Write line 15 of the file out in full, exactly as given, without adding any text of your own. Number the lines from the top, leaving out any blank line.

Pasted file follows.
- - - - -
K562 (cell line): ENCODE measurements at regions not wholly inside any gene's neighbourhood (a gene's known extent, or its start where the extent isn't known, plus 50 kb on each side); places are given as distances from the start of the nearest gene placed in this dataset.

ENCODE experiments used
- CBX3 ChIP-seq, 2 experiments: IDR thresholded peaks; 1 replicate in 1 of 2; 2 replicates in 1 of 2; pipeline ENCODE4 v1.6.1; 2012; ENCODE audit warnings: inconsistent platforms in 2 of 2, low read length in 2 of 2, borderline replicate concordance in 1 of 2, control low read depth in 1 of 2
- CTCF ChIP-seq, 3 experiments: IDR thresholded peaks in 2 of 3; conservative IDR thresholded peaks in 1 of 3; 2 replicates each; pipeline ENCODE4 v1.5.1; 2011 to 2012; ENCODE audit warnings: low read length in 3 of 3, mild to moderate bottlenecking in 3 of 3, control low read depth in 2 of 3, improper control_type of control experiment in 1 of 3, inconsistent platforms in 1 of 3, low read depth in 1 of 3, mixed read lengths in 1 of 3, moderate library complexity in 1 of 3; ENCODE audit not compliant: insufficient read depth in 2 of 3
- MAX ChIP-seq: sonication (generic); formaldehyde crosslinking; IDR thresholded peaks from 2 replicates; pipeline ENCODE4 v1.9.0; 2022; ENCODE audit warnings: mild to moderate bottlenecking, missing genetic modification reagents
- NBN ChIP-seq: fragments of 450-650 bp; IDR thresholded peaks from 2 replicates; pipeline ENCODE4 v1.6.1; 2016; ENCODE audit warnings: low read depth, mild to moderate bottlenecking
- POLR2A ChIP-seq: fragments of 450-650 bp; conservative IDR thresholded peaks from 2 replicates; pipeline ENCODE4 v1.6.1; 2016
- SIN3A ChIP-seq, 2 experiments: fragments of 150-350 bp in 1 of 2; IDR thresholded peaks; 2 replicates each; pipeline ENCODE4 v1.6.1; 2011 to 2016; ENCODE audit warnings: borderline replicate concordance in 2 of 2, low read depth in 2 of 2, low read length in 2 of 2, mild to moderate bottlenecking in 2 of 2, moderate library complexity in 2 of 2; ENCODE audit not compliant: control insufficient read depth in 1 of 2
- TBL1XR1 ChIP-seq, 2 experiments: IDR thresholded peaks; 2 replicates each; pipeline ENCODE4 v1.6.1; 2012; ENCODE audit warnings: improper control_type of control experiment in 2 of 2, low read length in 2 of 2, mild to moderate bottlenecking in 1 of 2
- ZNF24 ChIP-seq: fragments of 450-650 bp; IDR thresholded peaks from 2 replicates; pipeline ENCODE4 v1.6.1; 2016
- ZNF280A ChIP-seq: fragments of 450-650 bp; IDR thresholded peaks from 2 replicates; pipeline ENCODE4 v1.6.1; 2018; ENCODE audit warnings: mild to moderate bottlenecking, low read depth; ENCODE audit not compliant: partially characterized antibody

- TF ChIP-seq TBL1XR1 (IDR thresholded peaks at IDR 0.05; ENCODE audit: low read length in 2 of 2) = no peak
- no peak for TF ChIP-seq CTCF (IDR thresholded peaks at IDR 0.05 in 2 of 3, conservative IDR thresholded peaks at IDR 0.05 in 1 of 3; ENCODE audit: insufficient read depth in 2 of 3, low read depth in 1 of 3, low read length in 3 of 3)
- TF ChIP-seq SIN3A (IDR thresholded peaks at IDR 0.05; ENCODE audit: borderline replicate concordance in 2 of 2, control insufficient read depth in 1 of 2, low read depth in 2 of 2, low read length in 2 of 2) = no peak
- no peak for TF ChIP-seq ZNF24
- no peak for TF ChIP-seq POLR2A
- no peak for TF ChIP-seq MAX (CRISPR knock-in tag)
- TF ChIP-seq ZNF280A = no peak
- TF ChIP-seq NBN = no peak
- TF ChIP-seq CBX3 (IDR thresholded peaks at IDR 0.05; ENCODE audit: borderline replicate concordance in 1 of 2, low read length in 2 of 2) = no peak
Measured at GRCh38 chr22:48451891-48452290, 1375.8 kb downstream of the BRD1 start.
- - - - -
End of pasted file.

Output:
- no peak for TF ChIP-seq ZNF24